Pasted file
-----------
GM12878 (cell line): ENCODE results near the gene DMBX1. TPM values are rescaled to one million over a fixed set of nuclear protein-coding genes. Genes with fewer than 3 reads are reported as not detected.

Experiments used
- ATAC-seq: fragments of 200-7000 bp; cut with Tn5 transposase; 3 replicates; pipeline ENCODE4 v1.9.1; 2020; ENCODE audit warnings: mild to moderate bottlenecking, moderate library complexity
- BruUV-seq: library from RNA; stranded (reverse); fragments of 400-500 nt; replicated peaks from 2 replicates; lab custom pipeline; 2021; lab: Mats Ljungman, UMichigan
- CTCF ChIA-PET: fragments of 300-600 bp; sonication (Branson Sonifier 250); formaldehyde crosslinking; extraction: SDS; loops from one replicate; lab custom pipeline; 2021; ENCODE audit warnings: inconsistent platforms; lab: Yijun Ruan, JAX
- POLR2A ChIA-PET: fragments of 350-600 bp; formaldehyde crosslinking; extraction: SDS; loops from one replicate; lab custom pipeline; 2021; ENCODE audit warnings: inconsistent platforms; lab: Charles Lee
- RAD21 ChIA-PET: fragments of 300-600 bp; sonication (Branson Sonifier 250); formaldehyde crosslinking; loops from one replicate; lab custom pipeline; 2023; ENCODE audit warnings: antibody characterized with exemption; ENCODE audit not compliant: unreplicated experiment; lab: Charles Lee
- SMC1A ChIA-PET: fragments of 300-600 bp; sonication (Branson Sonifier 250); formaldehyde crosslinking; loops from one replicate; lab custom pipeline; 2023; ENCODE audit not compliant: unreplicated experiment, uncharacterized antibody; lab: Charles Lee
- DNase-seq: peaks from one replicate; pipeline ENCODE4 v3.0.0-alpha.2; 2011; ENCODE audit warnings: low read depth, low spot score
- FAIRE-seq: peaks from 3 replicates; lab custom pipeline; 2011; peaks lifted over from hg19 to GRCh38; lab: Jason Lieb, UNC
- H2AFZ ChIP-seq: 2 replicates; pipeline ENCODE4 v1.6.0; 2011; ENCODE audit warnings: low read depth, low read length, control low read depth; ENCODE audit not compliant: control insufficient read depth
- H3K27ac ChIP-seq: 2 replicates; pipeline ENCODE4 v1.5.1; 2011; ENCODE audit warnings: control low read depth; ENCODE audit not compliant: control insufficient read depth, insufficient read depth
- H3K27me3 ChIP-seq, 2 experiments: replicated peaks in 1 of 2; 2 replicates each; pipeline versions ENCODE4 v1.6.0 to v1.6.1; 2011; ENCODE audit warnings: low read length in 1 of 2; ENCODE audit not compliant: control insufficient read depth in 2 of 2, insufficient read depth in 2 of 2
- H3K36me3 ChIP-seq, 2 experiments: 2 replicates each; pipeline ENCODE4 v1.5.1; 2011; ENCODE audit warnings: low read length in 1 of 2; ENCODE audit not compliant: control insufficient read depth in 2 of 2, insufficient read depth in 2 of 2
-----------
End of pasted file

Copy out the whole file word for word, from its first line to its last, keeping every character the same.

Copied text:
GM12878 (cell line): ENCODE results near the gene DMBX1. TPM values are rescaled to one million over a fixed set of nuclear protein-coding genes. Genes with fewer than 3 reads are reported as not detected.

Experiments used
- ATAC-seq: fragments of 200-7000 bp; cut with Tn5 transposase; 3 replicates; pipeline ENCODE4 v1.9.1; 2020; ENCODE audit warnings: mild to moderate bottlenecking, moderate library complexity
- BruUV-seq: library from RNA; stranded (reverse); fragments of 400-500 nt; replicated peaks from 2 replicates; lab custom pipeline; 2021; lab: Mats Ljungman, UMichigan
- CTCF ChIA-PET: fragments of 300-600 bp; sonication (Branson Sonifier 250); formaldehyde crosslinking; extraction: SDS; loops from one replicate; lab custom pipeline; 2021; ENCODE audit warnings: inconsistent platforms; lab: Yijun Ruan, JAX
- POLR2A ChIA-PET: fragments of 350-600 bp; formaldehyde crosslinking; extraction: SDS; loops from one replicate; lab custom pipeline; 2021; ENCODE audit warnings: inconsistent platforms; lab: Charles Lee
- RAD21 ChIA-PET: fragments of 300-600 bp; sonication (Branson Sonifier 250); formaldehyde crosslinking; loops from one replicate; lab custom pipeline; 2023; ENCODE audit warnings: antibody characterized with exemption; ENCODE audit not compliant: unreplicated experiment; lab: Charles Lee
- SMC1A ChIA-PET: fragments of 300-600 bp; sonication (Branson Sonifier 250); formaldehyde crosslinking; loops from one replicate; lab custom pipeline; 2023; ENCODE audit not compliant: unreplicated experiment, uncharacterized antibody; lab: Charles Lee
- DNase-seq: peaks from one replicate; pipeline ENCODE4 v3.0.0-alpha.2; 2011; ENCODE audit warnings: low read depth, low spot score
- FAIRE-seq: peaks from 3 replicates; lab custom pipeline; 2011; peaks lifted over from hg19 to GRCh38; lab: Jason Lieb, UNC
- H2AFZ ChIP-seq: 2 replicates; pipeline ENCODE4 v1.6.0; 2011; ENCODE audit warnings: low read depth, low read length, control low read depth; ENCODE audit not compliant: control insufficient read depth
- H3K27ac ChIP-seq: 2 replicates; pipeline ENCODE4 v1.5.1; 2011; ENCODE audit warnings: control low read depth; ENCODE audit not compliant: control insufficient read depth, insufficient read depth
- H3K27me3 ChIP-seq, 2 experiments: replicated peaks in 1 of 2; 2 replicates each; pipeline versions ENCODE4 v1.6.0 to v1.6.1; 2011; ENCODE audit warnings: low read length in 1 of 2; ENCODE audit not compliant: control insufficient read depth in 2 of 2, insufficient read depth in 2 of 2
- H3K36me3 ChIP-seq, 2 experiments: 2 replicates each; pipeline ENCODE4 v1.5.1; 2011; ENCODE audit warnings: low read length in 1 of 2; ENCODE audit not compliant: control insufficient read depth in 2 of 2, insufficient read depth in 2 of 2